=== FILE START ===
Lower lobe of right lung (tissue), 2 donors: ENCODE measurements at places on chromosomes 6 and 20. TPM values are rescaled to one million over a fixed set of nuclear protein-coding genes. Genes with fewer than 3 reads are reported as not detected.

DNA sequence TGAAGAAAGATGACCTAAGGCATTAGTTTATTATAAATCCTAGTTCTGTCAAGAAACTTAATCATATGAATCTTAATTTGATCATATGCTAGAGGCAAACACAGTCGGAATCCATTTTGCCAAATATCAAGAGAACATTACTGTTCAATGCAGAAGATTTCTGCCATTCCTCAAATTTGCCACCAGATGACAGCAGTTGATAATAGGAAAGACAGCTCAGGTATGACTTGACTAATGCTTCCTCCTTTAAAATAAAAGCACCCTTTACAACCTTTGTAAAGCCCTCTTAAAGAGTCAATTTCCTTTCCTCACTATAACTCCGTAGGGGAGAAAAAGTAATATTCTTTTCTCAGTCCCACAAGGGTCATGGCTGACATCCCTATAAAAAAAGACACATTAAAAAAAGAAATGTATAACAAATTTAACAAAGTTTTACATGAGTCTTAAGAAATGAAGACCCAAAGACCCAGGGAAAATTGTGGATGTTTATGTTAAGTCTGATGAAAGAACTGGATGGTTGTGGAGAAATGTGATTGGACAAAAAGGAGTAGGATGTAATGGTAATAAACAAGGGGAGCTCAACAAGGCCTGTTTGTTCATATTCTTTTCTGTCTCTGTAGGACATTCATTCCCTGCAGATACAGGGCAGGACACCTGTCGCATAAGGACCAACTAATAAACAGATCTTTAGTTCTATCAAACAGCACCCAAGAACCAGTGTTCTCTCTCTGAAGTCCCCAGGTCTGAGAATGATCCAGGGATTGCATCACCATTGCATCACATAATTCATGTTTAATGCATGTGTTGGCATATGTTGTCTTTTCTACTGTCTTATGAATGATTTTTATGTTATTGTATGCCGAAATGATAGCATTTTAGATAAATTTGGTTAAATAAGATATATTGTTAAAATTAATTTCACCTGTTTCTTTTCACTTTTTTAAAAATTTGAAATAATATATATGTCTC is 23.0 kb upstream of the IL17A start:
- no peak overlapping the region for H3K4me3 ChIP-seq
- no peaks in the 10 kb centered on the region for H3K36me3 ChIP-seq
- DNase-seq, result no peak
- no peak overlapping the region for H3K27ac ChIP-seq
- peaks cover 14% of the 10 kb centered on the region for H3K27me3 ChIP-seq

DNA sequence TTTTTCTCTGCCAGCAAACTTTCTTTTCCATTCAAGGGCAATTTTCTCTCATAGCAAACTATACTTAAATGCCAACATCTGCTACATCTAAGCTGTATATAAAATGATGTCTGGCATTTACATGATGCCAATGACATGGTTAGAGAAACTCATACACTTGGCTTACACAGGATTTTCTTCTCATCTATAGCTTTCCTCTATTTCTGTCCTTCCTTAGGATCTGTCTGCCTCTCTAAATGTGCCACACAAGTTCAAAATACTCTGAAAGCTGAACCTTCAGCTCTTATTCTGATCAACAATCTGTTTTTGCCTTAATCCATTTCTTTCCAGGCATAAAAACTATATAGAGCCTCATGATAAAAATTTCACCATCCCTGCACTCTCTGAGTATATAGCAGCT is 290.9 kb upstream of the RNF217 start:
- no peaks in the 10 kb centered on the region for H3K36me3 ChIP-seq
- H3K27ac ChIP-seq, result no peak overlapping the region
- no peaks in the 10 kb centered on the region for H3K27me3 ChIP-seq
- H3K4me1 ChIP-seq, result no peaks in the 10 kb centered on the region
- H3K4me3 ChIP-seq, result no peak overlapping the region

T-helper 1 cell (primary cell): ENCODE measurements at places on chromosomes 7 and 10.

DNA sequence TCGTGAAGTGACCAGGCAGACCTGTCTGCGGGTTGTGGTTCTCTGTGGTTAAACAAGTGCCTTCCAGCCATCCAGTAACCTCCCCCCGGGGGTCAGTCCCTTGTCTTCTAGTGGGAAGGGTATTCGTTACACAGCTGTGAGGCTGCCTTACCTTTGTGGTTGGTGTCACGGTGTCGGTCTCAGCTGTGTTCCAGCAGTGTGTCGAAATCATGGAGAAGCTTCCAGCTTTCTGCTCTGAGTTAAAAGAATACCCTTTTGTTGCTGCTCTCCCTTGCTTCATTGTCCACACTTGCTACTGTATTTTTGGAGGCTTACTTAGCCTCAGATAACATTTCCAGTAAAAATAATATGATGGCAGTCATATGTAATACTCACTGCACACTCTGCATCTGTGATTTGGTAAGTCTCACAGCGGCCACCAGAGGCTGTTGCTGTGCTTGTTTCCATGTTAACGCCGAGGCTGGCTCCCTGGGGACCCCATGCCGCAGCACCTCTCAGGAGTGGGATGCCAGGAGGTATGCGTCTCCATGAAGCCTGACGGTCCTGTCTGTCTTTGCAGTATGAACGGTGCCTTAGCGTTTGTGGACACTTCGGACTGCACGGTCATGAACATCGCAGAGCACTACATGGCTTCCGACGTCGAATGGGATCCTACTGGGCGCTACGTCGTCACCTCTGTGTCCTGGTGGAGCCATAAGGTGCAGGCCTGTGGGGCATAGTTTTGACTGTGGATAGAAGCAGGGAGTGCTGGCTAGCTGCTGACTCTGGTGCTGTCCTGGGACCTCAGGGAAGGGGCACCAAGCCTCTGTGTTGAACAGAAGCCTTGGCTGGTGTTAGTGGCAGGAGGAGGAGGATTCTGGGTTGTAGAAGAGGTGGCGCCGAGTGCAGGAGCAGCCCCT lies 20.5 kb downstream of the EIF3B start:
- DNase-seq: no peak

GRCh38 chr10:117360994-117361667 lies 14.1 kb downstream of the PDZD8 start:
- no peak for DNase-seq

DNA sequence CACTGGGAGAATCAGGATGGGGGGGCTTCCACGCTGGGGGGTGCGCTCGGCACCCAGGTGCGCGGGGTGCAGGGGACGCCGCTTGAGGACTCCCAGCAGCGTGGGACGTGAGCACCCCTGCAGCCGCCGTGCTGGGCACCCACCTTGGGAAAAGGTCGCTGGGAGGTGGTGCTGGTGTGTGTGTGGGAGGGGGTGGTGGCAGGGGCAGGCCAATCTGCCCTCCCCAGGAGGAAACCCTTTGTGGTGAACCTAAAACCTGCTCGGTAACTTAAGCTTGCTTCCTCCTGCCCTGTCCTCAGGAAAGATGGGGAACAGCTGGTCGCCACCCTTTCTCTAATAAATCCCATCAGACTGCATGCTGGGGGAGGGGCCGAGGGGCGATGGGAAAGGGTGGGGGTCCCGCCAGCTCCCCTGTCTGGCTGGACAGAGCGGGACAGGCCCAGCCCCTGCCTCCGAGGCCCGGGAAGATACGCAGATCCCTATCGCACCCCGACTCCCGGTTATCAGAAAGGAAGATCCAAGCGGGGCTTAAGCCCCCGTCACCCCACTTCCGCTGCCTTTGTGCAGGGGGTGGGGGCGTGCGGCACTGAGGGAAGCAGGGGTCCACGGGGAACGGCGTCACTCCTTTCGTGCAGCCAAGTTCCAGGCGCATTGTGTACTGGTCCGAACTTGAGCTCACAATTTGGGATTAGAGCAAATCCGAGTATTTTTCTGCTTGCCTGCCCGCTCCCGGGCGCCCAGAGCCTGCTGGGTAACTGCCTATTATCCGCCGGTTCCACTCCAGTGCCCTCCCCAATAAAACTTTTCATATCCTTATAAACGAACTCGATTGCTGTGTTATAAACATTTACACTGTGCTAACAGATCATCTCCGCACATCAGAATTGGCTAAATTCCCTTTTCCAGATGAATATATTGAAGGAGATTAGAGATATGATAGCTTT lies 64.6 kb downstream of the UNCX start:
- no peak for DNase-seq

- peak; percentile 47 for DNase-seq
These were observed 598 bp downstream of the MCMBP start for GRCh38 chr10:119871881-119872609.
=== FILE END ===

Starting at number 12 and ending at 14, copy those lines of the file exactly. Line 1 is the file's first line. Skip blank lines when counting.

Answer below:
- H3K4me1 ChIP-seq, result no peaks in the 10 kb centered on the region
- H3K4me3 ChIP-seq, result no peak overlapping the region

T-helper 1 cell (primary cell): ENCODE measurements at places on chromosomes 7 and 10.